Frameworks and Standards

Cybersecurity frameworks and standards are essential for a smooth running of any organization which has a digital backbone or deals with digital information. These frameworks have existed for sometime and contain the essential steps or requirements in order to safeguard information from any external attacks and cyber risks. The cyber security market has had its share of dealings with compliance standards and legislation. Some have very broad applicability, others are very narrow, there are mandated and optional ones; technical and managerial; guideline and prescription.


The United States depends on the reliable functioning of critical infrastructure. Cybersecurity
threats exploit the increased complexity and connectivity of critical infrastructure systems,
placing the Nation’s security, economy, and public safety and health at risk.

Similar to financial and reputational risks, cybersecurity risk affects a company’s bottom line. It can drive up costs and affect revenue. It can harm an organization’s ability to innovate and to gain and maintain

The NIST cybersecurity framework or ISMS was developed with a focus on industries vital to national and economic security, including energy, banking, communications and the defense industrial base. It has since proven flexible enough to be adopted voluntarily by large and small companies and organizations across all industry sectors, as well as by federal, state and local governments.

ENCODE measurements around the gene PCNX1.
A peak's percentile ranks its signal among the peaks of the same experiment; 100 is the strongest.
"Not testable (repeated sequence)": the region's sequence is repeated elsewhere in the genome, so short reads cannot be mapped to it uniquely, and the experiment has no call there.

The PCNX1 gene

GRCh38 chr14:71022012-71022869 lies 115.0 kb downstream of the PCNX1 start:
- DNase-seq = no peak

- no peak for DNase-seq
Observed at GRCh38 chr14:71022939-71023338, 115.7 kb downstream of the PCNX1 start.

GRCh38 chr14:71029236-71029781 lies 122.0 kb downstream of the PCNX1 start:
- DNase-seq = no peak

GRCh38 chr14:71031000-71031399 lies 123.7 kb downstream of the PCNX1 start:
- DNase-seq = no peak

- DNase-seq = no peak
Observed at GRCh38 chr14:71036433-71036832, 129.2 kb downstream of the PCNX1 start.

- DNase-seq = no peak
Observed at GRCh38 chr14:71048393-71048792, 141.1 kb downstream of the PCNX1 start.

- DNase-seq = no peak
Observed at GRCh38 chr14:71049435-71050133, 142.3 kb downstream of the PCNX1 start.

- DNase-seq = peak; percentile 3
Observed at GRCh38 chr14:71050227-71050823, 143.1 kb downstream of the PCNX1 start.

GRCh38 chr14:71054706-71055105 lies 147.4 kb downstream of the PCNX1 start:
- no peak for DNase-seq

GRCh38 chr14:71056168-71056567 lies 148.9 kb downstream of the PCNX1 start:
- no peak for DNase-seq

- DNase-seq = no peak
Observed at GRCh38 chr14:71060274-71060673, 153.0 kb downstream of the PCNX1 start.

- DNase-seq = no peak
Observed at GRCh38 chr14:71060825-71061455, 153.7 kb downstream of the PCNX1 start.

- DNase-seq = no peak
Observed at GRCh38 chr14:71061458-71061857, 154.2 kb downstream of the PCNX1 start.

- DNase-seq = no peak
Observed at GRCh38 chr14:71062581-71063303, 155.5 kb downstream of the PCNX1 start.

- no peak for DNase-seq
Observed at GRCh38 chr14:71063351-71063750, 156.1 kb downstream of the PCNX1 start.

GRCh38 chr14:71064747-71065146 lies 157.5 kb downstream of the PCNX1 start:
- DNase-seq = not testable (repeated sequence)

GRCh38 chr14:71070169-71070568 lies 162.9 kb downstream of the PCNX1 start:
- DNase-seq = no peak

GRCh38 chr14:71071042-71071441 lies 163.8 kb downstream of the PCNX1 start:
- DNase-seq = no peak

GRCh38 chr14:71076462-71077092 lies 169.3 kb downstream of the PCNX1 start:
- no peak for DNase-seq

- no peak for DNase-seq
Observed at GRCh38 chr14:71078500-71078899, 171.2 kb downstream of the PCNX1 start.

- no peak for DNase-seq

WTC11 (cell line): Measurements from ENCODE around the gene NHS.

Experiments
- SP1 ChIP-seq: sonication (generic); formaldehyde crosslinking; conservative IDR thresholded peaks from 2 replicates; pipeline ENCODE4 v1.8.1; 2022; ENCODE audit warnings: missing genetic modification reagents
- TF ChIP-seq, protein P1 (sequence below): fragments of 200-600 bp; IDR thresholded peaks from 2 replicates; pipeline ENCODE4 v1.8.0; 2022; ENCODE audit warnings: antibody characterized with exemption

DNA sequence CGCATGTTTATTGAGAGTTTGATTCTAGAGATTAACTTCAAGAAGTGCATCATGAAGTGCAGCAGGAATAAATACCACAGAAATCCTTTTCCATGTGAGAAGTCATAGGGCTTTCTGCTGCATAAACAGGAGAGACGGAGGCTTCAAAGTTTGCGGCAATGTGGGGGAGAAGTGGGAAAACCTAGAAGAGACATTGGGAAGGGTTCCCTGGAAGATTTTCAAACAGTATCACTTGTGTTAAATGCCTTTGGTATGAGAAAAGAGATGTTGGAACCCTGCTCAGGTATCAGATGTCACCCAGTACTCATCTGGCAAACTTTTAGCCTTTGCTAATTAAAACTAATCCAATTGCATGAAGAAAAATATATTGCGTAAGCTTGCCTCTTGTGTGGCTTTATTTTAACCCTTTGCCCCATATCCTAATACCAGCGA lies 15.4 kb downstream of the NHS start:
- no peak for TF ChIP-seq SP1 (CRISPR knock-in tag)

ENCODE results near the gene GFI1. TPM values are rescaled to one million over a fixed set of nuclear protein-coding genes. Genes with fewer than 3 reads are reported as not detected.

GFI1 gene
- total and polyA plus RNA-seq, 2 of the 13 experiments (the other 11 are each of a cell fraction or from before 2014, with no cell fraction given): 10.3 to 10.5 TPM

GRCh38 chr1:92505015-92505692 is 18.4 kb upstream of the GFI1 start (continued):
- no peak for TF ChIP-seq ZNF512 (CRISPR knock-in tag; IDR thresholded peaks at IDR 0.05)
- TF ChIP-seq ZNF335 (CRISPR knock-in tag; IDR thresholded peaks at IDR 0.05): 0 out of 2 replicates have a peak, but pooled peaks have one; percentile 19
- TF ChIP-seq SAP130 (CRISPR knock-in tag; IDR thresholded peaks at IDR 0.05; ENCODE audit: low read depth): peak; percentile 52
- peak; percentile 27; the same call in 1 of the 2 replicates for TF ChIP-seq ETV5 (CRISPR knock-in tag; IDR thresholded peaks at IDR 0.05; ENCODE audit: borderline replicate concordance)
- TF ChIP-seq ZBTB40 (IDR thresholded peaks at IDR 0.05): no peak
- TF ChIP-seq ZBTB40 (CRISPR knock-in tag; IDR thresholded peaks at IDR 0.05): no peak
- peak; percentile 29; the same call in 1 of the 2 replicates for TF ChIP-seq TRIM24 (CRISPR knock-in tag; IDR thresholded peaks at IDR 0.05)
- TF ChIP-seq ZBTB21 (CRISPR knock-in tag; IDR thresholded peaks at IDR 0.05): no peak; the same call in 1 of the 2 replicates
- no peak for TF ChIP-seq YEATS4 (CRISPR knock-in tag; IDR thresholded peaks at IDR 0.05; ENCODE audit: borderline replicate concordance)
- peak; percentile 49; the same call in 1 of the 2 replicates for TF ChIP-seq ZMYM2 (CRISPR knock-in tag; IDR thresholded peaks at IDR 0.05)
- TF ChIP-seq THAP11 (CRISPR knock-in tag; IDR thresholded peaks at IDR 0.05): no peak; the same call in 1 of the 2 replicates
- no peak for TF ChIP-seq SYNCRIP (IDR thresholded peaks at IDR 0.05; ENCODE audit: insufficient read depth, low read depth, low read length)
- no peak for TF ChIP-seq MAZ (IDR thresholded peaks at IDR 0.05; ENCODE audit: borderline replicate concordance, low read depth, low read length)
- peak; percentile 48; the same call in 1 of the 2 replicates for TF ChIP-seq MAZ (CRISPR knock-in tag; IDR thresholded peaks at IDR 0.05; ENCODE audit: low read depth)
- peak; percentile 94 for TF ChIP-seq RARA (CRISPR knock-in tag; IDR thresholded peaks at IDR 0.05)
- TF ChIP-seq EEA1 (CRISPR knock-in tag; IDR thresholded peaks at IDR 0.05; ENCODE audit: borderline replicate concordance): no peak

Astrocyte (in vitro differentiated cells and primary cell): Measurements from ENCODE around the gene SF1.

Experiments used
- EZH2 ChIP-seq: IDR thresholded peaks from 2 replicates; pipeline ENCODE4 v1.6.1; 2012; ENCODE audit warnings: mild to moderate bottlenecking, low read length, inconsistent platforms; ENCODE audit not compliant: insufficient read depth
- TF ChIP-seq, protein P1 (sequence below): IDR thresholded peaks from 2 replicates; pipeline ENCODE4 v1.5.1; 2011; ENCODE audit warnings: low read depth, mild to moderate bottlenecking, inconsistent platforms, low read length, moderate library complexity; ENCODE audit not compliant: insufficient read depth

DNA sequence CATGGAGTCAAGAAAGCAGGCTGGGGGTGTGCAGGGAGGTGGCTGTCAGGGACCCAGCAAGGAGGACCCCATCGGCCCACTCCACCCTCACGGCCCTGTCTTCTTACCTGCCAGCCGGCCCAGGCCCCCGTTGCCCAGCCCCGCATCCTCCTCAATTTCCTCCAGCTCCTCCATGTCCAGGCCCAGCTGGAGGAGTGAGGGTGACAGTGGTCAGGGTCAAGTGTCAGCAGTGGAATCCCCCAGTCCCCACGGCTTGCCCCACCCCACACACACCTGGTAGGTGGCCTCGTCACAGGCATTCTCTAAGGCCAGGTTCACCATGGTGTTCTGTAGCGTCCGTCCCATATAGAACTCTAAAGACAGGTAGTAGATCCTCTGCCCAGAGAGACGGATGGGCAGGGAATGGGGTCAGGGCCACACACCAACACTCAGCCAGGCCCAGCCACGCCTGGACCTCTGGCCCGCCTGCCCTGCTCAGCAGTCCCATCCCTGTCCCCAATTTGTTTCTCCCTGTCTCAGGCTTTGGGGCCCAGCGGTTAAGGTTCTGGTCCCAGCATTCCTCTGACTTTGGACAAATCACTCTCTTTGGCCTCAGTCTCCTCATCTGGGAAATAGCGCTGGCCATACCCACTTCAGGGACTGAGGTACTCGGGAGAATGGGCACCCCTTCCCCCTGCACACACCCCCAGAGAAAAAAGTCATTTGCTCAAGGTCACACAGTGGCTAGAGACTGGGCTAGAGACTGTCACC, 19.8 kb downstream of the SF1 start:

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ISO 27001

ISO/IEC 27001 is widely known, providing requirements for an information security management system (ISMS), though there are more than a dozen standards in the ISO/IEC 27000 family. Using them enables organizations of any kind to manage the security of assets such as financial information, intellectual property, employee details or information entrusted by third parties..

Its best-practice approach helps organisations manage their information security by addressing people and processes as well as technology.

Part of the ISO 27000 series of information security standards, ISO 27001 is a framework that helps organisations “establish, implement, operate, monitor, review, maintain and continually improve an ISMS”.

Risk management forms the cornerstone of an ISO/IEC ISMS. All ISMS projects rely on regular information security risk assessments to determine which security controls to implement and maintain.

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PCI or Payment card industry data security standards has been in the security industry for some time. The standard dictates the necessary requirements that credit card companies need to adhere.

Payment security is paramount for every merchant, financial institution or other entity that stores, processes or transmits cardholder data.